Japanese rice fish

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Oryzias latipes(Hamamatsu,Shizuoka,Japan,2007)-2.jpg
Japanese rice fish
Nihonmedaka.jpg
Oryzias latipes
Scientific classification
Kingdom: Animalia
Phylum: Chordata
Class: Actinopterygii
Order: Beloniformes
Family: Adrianichthyidae
Subfamily: Oryziinae
Genus: Oryzias
Species: O. latipes
Binomial name
Oryzias latipes
Temminck & Schlegel 1846
For the manga and anime series, see Medaka Box.

The Japanese rice fish (Oryzias latipes), also known as the medaka and Japanese killifish, is a member of genus Oryzias (ricefish), the only genus in the subfamily Oryziinae. This rather small (2–4 cm long) native of Southeast Asia is a common denizen of rice paddies in coastal Asia.[1] It became popular as an aquarium fish because of its hardiness and pleasant coloration: its coloration varies from brown or yellow-gold in the wild to white, creamy yellow, or orange in aquarium-bred individuals. The medaka has been a popular pet since the 17th century in Japan. It is amphidromous, meaning it moves between salt and freshwater at some point in its life. It is found in both ocean and river habitats. The female carries her eggs attached between her anal fins.

Description[edit]

Oryzias latipes is a model organism and is extensively used in many areas of biological research, most notably in toxicology. Medaka have a short gestation period and are reproductively prolific — characteristics that make them easy to rear in the laboratory. They can withstand cold and can be shipped easily. Nearly all aspects of the life cycle of medaka have been analyzed by researchers including sexual behavior, genetic inheritance of coloration, spawning habits, feeding, pathology, embryological development, ecology, etc. [2] [3] It has relatively small genome (~800 Mb, half the size of the genome of another popular model fish, the zebrafish) as well as a generation time of 7 weeks (rather than 9 weeks for zebrafish) also hardier growth in a broad temperature range (6–40 degrees °C).[4][5]

Transgenic medaka are relatively easy to produce. They have been genetically modified to secrete various human hormones, express promoter sequences from other fish, and to make antimicrobial proteins and a protein that makes the medaka glow fluorescent green.[6] There are also many mutations that show up in medaka at random, for example, a mutant strain that lacks scales, and one with extra-long fins. Haploid embryonic stem cell lines have been established.[7]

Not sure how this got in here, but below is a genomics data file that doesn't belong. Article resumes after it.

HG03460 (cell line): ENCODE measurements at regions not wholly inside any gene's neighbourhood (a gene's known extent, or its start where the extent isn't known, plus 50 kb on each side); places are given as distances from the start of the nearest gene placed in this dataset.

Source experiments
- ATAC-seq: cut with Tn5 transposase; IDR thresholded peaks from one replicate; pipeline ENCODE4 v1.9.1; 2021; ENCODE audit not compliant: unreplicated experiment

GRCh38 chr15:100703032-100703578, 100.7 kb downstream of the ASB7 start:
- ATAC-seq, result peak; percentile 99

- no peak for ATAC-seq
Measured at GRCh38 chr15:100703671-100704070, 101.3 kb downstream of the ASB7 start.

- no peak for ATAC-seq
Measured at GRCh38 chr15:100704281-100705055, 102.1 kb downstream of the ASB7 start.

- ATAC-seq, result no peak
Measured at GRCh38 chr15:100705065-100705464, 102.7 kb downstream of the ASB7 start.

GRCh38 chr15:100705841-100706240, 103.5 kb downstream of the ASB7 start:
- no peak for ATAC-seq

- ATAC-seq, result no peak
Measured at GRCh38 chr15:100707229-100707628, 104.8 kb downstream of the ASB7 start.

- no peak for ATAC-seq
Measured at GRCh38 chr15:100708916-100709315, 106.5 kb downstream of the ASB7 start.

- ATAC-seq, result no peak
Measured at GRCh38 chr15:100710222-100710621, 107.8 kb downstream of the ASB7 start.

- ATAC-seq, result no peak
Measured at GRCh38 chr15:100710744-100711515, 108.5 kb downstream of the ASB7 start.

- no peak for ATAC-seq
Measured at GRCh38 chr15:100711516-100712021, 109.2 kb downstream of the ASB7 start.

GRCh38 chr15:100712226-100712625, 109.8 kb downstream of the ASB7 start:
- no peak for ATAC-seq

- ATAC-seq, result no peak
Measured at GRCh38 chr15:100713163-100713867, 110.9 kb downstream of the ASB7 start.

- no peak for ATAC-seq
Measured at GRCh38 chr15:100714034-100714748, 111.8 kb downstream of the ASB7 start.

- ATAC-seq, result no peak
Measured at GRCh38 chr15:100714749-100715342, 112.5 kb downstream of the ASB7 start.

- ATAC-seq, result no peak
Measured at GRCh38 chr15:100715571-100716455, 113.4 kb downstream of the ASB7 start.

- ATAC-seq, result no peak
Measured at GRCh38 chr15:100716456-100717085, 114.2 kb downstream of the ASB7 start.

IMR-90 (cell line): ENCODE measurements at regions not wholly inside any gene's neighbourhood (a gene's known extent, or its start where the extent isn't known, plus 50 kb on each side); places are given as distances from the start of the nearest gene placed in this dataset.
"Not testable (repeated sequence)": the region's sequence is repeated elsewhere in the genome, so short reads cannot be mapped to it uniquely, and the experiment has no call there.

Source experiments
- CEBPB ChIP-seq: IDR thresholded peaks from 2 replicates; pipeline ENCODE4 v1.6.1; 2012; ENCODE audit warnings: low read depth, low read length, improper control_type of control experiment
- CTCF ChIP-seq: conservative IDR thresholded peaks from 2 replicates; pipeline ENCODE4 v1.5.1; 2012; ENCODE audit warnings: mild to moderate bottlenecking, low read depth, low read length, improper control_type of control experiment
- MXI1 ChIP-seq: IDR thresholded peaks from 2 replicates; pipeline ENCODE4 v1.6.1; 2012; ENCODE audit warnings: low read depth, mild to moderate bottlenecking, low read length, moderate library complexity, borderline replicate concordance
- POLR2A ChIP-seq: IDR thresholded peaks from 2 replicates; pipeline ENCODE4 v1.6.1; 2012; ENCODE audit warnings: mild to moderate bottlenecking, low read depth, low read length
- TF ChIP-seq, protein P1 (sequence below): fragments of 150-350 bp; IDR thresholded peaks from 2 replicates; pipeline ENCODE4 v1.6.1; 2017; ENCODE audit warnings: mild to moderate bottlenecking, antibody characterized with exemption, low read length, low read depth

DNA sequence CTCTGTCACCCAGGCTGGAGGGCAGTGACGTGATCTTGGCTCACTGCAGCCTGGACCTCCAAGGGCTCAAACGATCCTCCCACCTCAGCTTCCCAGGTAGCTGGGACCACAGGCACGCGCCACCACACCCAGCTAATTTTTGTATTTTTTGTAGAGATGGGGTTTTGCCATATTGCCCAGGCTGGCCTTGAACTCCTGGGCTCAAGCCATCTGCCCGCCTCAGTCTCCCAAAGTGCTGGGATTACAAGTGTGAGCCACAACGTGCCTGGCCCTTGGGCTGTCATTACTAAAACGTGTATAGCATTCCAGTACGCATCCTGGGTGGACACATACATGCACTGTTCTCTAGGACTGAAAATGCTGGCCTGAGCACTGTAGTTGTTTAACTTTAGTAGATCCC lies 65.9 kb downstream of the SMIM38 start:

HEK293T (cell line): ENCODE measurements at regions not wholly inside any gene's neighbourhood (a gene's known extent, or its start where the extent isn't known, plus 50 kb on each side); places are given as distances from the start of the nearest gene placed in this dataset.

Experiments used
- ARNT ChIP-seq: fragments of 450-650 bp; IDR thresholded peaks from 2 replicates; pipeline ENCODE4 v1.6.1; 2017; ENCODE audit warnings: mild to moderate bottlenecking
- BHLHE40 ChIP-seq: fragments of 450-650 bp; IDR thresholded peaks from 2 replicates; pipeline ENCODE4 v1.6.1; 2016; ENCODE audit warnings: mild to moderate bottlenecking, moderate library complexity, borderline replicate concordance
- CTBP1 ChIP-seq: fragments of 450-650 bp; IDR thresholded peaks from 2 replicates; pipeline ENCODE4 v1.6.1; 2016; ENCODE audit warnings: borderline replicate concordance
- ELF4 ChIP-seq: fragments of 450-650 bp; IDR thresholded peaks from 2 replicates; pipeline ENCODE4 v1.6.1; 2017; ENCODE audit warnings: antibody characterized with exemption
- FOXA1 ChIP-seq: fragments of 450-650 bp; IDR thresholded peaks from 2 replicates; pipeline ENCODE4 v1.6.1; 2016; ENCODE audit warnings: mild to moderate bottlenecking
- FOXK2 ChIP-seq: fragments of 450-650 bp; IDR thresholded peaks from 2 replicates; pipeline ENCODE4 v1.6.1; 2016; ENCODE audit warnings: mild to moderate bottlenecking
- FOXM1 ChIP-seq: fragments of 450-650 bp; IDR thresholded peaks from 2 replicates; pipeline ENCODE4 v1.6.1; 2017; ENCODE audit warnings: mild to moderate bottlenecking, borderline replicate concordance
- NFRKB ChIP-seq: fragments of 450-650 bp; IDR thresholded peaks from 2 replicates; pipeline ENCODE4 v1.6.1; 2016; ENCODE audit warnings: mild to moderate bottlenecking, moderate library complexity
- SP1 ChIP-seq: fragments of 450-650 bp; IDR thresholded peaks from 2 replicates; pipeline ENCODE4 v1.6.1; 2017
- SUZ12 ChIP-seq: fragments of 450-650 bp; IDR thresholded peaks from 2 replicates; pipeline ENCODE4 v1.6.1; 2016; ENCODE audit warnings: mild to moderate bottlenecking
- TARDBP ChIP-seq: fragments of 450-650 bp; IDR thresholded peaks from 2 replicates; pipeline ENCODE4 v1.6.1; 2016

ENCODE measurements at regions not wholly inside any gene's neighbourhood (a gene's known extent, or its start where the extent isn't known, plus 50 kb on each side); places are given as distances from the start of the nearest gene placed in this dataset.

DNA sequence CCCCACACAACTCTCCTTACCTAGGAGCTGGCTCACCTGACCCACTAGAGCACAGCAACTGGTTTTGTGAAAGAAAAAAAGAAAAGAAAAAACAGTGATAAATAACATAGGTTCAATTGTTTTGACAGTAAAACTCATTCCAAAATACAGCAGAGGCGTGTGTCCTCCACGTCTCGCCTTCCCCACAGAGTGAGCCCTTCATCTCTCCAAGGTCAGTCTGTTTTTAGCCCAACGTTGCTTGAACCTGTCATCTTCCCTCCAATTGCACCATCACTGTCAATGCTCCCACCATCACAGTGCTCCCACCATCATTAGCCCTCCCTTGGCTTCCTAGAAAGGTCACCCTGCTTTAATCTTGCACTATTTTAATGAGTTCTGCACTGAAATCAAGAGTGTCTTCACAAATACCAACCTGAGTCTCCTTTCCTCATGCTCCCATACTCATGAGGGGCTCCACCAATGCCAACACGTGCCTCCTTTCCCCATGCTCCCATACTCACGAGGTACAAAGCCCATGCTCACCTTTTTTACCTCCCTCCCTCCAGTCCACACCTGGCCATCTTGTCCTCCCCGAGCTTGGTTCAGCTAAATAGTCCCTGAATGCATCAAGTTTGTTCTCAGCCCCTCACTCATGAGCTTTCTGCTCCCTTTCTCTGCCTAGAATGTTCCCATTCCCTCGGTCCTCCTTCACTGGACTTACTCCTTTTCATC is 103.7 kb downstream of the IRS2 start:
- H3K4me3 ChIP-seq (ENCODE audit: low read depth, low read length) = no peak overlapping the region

In space[edit]

O. latipes carries the distinction of having been the first vertebrate to mate in orbit.[8] The result of the mating was a brood of healthy fry, hatched on the Space Shuttle Columbia in 1994. O. latipes returned to space in 2012, launched aboard a Soyuz spacecraft Soyuz TMA-06M and housed in an aquarium aboard the International Space Station.

References[edit]

  1. ^ "FishBase Oryzias latipes summary". Archived from the original on 2008-06-28. 
  2. ^ Leroi, Armand Marie. (2003). Mutants: On Genetic Variety and the Human Body. New York: Viking. ISBN 0-670-03110-0. 
  3. ^ "Major topic "Oryzias": free full-text articles in National Library of Medicine". 
  4. ^ "Oryzias latipes, medaka as a model organism: taxonomy, facts, development stages, bibliography at GeoChemBio". 
  5. ^ "Medaka (Oryzias latipes) Genome Browser Gateway". 
  6. ^ Tanaka M, Kinoshita M, Kobayashi D, Nagahama Y. (2001). "Establishment of medaka (Oryzias latipes) transgenic lines with the expression of green fluorescent protein fluorescence exclusively in germ cells: a useful model to monitor germ cells in a live vertebrate.". Proc Natl Acad Sci USA 98 (5): 2544–9. doi:10.1073/pnas.041315498. PMC 30174. PMID 11226275. 
  7. ^ Yi M, Hong N, Hong Y. (2009 Oct 16;). "Generation of Medaka Fish Haploid Embryonic Stem Cells". Science 326 (5951): 430–3. doi:10.1126/science.1175151. PMID 19833967. 
  8. ^ "Medaka aboard Columbia". 

External links[edit]